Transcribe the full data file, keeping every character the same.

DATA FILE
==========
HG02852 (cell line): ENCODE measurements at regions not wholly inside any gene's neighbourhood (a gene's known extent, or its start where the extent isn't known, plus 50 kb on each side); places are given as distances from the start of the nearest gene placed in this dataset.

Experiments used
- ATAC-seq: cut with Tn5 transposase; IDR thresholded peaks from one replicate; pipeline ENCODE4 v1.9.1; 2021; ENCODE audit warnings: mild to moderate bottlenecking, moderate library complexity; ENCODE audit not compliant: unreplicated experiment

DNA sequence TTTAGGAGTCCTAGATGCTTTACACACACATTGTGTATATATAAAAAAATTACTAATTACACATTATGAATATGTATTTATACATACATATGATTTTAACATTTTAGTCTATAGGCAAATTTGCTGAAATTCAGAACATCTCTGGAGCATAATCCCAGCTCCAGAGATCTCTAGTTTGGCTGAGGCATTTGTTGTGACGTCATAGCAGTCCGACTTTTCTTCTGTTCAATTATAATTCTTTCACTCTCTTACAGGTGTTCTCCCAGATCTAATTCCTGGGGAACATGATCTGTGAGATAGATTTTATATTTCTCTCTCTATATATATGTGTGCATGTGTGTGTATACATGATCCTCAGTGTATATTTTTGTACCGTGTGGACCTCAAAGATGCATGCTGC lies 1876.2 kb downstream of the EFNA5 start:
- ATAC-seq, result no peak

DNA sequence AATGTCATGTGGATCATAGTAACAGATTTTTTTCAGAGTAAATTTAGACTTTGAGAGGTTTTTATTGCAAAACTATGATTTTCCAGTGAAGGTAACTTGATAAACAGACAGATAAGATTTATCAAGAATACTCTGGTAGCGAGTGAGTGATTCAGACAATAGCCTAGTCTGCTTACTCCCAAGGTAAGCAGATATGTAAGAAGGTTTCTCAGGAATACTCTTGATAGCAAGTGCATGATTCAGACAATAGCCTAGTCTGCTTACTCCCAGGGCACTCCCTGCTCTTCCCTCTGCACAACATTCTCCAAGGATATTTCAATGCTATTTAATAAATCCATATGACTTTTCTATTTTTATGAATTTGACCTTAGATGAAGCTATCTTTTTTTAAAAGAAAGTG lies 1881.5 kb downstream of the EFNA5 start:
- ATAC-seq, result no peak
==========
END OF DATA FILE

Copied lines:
HG02852 (cell line): ENCODE measurements at regions not wholly inside any gene's neighbourhood (a gene's known extent, or its start where the extent isn't known, plus 50 kb on each side); places are given as distances from the start of the nearest gene placed in this dataset.

Experiments used
- ATAC-seq: cut with Tn5 transposase; IDR thresholded peaks from one replicate; pipeline ENCODE4 v1.9.1; 2021; ENCODE audit warnings: mild to moderate bottlenecking, moderate library complexity; ENCODE audit not compliant: unreplicated experiment

DNA sequence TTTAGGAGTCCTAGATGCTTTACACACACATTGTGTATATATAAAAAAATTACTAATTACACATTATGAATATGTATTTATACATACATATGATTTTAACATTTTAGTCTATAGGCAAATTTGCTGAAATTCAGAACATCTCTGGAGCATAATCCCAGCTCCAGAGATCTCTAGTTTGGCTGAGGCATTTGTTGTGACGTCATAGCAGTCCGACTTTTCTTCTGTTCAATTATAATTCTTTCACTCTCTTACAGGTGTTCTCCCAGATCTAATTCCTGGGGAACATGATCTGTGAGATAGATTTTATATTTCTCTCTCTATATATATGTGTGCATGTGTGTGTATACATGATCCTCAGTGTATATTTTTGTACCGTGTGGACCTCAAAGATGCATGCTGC lies 1876.2 kb downstream of the EFNA5 start:
- ATAC-seq, result no peak

DNA sequence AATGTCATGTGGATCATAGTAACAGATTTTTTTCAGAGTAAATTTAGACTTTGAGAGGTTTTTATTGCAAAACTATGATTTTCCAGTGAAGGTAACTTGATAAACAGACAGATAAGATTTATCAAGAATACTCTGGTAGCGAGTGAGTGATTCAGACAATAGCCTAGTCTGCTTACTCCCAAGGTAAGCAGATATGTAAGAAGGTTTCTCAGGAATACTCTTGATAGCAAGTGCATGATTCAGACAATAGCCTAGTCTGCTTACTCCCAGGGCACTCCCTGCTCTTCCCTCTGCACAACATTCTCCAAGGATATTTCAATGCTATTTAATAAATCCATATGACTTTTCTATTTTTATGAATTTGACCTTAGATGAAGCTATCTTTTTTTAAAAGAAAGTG lies 1881.5 kb downstream of the EFNA5 start:
- ATAC-seq, result no peak